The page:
Internal Cycle of Seminars at IMEDEA (CISI) consist on a cycle of seminar presentations given mainly by doctoral students, masters and junior postdocs, although it is not closed to other staff, such as visitors and staff, that take place every Friday from 4:00 p.m. to 4:30 p.m in the seminar room os IMEDEA.

This represents a great opportunity to learn more about the research carried out at the Institute and to bring those with less experience , the chance of increasing their presentation and public speaking skills. Afterwards, there will be soft drinks and beers for all attendees 😉 We strongly encourage you to participate. Join us!

Do you want to participate with a presentation? Please contact the organising team:

Next Seminars

Featured Seminars
22/02/2024
Internal Cycle of Seminars IMEDEA - Amaya Álvarez- «Deep Learning inside the fish market»
  Abstract In this presentation, we will explore the various tasks undertaken by the Fish Ecology Lab at the Palma Fish Market since 2018. Our focus lies in automating the processes employed for extracting fish length measurements. The dynamic distribution of fish lengths plays a crucial role, not only in making informed short-term operational decisions within a fishery co-management framework but also in providing input for traditional fishery models that illuminate mid- and long-term trends in exploited stocks. Traditionally, the estimation of fish length in most fisheries has been a manual endeavor, resulting in precise measurements at the individual fish level. However, due to the high cost and inefficiency associated with supervised sampling, the sample size tends to be limited. Consequently, the precision of population-level estimates often falls short, and biases may arise, especially when adequately stratified sampling programs are economically unfeasible. Conversely, the application of machine learning and artificial intelligence in fisheries science presents a promising avenue for large-scale, unbiased sampling of fish catches. The Fish Ecology Lab has been working with the daily images recived from the auction of the fish market to extract information on various commercial species such as hake, dolphinfish, and red shrimp. This presentation will specifically focus into the deep learning techniques employed for each of these cases.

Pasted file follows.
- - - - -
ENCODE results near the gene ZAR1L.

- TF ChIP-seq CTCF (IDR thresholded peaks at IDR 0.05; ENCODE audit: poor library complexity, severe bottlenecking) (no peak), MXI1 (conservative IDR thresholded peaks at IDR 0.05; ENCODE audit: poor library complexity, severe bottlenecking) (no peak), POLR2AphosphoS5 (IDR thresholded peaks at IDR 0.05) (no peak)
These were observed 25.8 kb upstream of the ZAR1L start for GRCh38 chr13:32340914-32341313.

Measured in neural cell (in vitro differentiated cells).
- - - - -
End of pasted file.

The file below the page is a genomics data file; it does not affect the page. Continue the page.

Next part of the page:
Previous Seminars

Internal Cycle of Seminars IMEDEA - Andrea Tribulato «Macrofouling community of a Building with Nature solution for coastal protection: a comparison of animal settlement between mangrove trunks and bamboo poles»

25/01/2024

 

Abstract: 

Mangrove deforestation and land subsidence have led to significant challenges such as coastal floods and retreat in northern Java. To address these issues, a large-scale Building with Nature (BwN) solution is being implemented by re-establishing a mangrove forest that acts as a coastal defence. Large semi-permeable bamboo dams are being built to facilitate natural mangrove recruitment by accumulating sediments and creating a habitat for the trees. The ecosystem that grows on these bamboo artificial structures and its effect on the surrounding ecosystem has not yet been fully studied. Within this context, we set up a three-month field experiment in which we looked at the development of a macrofouling community on bamboo poles and mangrove Avicennia marina trees, and the effect of the BwN structure on the development of such communities. We observed that bamboo poles get colonized faster and support a different community than mangrove trunks. Mangrove trees were colonized mostly by Ostreidae whereas bamboo poles by Amphibalanus. Percentage coverage was consistently higher on bamboo poles. Additionally, we observed lower coverage in the location affected by the semi-permeable barrier compared to locations that were not, potentially due to the sediments trapped by the barrier which may impede larval settlement. Lastly, we discuss the idea that the structure and its ecosystem may have a nutrient enrichment effect, potentially influencing mangrove tree resilience to strong winds. Our findings contribute insights into the ecological functions and implications of these BwN structures in the marine environment, emphasizing the importance of considering their broader impacts on mangrove ecosystems. 

 

Link to the video here